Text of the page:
Abusive Relationships – Planning and Executing Your Getaway

I found this great post and wanted to share it here. This article is meant to be a general guide to planning your escape. It does not contain addresses, contacts, and phone numbers. It is not specific to one state or country. Rather, it describes options and institutions which are common the world over. You should be the one to “fill in the blanks” and locate the relevant shelters and agencies in your domicile.

Read this article on other options and getting help!

Do not leave unprepared. Study and execute every detail of your getaway. This is especially important if your partner is violent. Be sure to make a Safety Plan – how to get out of the house unnoticed and the indispensable minimum items that you should carry with you, even on a short notice.

Here are the recommendations of the Province of Alberta in Canada:

Long before you actually leave, copy all important documents and store them in a safe place. These include: identity cards, health care and social insurance or security Cards, driver’s license/registration, credit cards and bank cards, other personal identification (including picture ID), birth certificate, immunization card for the children, custody order, personal chequebook, last banking statement, and mortgage papers. Make a list of all computer passwords and access codes (for instance: ATM PINs).

When you leave the house, take with you these copied documents as well as the following personal items: prescribed medication, personal hygiene products, glasses/contact lenses, money (borrow from family members, a neighbour, colleague, or friends, if you have to), several changes of clothing (don’t forget night wear and underwear), heirlooms, jewellery, photo albums (pictures that you want to keep), craft, needle work, hobby work.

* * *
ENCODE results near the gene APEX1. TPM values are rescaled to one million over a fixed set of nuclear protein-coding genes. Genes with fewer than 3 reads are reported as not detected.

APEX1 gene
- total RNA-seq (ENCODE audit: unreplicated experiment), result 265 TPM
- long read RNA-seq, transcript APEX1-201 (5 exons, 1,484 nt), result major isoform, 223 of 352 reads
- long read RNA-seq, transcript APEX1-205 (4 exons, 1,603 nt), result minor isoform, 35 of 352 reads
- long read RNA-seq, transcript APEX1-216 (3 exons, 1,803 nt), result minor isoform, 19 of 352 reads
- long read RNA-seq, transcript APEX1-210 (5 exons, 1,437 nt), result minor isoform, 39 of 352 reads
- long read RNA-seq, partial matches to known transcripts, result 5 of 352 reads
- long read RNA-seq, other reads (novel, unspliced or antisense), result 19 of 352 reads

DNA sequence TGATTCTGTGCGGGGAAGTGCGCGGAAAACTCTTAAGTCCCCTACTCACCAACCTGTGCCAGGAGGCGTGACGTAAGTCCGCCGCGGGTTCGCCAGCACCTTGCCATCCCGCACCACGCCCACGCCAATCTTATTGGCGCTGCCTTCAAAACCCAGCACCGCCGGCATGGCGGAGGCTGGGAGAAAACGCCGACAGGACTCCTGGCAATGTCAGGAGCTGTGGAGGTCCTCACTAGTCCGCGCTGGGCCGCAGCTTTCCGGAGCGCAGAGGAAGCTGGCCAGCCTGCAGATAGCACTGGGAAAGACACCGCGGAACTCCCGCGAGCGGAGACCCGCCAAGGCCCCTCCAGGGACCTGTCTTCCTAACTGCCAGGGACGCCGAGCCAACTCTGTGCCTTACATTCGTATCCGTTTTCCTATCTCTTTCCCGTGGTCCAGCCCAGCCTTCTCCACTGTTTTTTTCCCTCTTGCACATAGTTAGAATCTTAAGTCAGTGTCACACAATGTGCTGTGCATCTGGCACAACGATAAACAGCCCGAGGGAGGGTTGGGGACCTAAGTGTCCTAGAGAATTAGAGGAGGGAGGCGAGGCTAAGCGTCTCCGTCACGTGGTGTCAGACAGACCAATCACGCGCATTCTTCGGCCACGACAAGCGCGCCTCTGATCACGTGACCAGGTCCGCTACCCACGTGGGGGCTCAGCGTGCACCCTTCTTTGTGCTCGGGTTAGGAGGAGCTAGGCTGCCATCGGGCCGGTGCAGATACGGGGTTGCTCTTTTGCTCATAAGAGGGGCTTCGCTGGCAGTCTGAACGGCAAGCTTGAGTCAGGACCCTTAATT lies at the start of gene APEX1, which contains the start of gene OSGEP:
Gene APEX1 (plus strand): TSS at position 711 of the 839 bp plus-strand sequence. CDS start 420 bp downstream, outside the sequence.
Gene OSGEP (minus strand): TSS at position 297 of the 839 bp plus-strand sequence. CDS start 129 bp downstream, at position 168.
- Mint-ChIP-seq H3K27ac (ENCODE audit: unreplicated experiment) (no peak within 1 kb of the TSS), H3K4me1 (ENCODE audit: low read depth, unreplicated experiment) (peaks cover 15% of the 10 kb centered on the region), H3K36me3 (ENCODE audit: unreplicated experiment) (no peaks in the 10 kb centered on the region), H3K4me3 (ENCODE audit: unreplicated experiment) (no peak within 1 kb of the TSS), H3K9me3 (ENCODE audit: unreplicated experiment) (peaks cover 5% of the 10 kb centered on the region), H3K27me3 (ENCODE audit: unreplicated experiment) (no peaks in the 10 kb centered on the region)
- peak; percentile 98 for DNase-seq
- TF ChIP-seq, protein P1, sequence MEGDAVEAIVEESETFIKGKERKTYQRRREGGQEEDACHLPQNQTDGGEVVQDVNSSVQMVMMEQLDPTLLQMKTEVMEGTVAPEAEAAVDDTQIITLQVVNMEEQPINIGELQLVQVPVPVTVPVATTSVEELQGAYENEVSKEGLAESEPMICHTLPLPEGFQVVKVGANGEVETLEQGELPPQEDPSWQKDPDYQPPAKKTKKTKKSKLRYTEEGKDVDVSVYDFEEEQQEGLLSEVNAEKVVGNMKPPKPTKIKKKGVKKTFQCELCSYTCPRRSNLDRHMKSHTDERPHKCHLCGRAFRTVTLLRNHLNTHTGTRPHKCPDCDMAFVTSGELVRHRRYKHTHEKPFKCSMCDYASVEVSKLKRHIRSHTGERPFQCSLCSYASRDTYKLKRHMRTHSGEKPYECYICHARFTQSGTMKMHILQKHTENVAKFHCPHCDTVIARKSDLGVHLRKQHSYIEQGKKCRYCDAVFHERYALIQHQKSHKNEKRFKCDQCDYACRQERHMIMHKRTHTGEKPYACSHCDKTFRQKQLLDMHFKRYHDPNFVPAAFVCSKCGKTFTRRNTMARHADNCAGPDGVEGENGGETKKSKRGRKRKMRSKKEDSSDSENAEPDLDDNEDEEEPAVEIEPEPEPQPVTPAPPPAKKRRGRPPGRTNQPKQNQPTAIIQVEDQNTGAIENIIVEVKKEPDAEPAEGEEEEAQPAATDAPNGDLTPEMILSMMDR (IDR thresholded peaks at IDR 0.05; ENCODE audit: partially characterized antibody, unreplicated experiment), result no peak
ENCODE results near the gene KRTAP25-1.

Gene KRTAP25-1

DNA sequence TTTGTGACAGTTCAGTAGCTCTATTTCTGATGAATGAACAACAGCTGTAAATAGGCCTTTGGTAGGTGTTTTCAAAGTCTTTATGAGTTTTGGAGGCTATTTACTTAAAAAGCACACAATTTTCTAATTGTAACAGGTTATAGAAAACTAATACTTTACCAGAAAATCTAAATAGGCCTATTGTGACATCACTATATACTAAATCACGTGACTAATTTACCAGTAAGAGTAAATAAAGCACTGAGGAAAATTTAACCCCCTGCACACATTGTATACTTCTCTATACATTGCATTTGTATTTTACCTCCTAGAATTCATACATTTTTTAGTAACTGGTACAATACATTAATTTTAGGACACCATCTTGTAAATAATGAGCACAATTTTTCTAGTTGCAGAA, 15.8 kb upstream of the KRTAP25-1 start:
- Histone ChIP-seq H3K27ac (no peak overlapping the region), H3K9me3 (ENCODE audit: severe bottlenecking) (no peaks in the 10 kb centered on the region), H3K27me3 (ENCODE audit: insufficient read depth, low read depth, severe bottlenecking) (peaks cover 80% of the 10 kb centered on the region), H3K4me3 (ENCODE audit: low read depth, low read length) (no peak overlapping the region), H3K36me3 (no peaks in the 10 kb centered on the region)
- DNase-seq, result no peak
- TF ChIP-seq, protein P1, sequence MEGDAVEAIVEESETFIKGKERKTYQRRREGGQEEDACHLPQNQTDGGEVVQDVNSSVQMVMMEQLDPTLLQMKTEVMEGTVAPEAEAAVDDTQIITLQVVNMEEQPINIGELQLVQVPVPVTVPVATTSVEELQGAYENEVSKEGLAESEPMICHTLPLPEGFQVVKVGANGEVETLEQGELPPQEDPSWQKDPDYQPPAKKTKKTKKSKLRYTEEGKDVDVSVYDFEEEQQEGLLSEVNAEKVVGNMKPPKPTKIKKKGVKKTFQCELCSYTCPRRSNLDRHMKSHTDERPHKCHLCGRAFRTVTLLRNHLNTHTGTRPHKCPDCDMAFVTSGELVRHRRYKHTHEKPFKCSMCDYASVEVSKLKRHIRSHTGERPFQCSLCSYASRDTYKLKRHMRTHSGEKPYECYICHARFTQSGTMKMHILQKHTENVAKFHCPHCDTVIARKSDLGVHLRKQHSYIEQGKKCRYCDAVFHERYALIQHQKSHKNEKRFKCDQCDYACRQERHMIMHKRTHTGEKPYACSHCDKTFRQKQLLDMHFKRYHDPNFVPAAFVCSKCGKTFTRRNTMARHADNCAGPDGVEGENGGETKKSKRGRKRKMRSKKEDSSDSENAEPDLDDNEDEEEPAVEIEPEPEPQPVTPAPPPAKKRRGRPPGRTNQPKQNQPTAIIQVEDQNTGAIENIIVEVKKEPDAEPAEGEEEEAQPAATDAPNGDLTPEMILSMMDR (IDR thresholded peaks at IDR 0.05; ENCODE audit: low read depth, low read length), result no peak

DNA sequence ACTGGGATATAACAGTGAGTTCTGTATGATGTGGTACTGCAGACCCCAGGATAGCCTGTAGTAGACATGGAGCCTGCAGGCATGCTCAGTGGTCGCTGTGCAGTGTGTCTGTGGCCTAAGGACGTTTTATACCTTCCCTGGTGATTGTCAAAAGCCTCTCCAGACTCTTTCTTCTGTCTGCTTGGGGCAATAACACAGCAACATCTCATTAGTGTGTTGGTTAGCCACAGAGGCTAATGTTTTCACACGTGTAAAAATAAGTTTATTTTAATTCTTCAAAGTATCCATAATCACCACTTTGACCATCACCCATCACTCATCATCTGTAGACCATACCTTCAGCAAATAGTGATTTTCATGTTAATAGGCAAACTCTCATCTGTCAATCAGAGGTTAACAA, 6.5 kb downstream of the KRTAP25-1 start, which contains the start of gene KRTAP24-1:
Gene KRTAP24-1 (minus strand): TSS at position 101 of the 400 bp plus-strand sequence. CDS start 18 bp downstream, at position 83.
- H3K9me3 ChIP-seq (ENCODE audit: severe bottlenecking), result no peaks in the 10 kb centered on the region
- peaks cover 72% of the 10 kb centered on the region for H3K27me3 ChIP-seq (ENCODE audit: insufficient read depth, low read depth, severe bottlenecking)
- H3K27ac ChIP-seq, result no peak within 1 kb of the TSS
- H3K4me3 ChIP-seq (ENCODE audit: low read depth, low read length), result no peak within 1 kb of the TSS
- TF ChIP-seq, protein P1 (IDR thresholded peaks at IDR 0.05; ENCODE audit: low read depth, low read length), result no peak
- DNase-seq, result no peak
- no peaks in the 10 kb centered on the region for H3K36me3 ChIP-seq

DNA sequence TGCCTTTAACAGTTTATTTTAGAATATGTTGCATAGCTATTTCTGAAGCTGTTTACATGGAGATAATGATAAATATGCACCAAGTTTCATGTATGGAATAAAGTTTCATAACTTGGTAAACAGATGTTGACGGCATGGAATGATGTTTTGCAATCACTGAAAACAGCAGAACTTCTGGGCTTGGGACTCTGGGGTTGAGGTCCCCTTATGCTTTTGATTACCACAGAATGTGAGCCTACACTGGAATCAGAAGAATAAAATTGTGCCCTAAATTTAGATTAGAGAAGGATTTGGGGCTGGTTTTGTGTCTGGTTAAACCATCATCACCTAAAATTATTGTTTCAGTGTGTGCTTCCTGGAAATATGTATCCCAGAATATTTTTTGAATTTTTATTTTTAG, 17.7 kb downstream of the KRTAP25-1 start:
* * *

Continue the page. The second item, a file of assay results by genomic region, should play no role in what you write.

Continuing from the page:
The situation is inevitably more complicated if you are fleeing with your children. In this case, be sure to bring with you their various medications, soother, bottles, favourite toy or blanket, and clothing (again: night wear, underwear). Older kids may carry their own clothes and school books.

Make a list of the following and have it on you at all times: addresses and phone numbers of domestic violence shelters, police stations, night courts, community social services, schools in the vicinity, major media, and address and phone and fax numbers of your lawyer and his attorneys. Secure a detailed public transportation map.

Your best bet is to apply to a shelter for a safe place to stay the first few days and nights. Read more about shelters here – Domestic Violence Shelters.

If you can afford to, your next step should be to hire a divorce attorney and file for interim custody. Your divorce papers can be served much later. Your first concern is to keep the children with you safely and legally. Your husband is likely to claim that you have kidnapped them.

But your escape should be only the tip of a long period of meticulous preparations.

We already mentioned that you should make copies of all important documents (see above). Don’t escape from your predicament penniless! Secretly put aside cash for an Escape Fund. Your husband is likely to block your checking account and credit cards. Ask around where you can stay the first week. Will your family or friends accept you? Apply to a domestic violence shelter and wait to be accepted. Be sure to know where you are going!

Make extra sets of keys and documents. Bundle these up with some clothes and keep these “reserve troves” with friends and family. Put one such “trove” in a safety deposit box and give the key to someone you trust. Secure transportation for the day or night of escape. Agree on codes and signals with friends and family (“If I don’t call you by 10 PM, something has gone wrong”, “If I call you and say that Ron is home, call the police”).

You should wait until he is gone and only then leave home. Avoid confrontation over your departure. It can end badly. Do not inform him of your plans. Make excuses to slip away in the days and months before you actually leave. Get him used to your absence.


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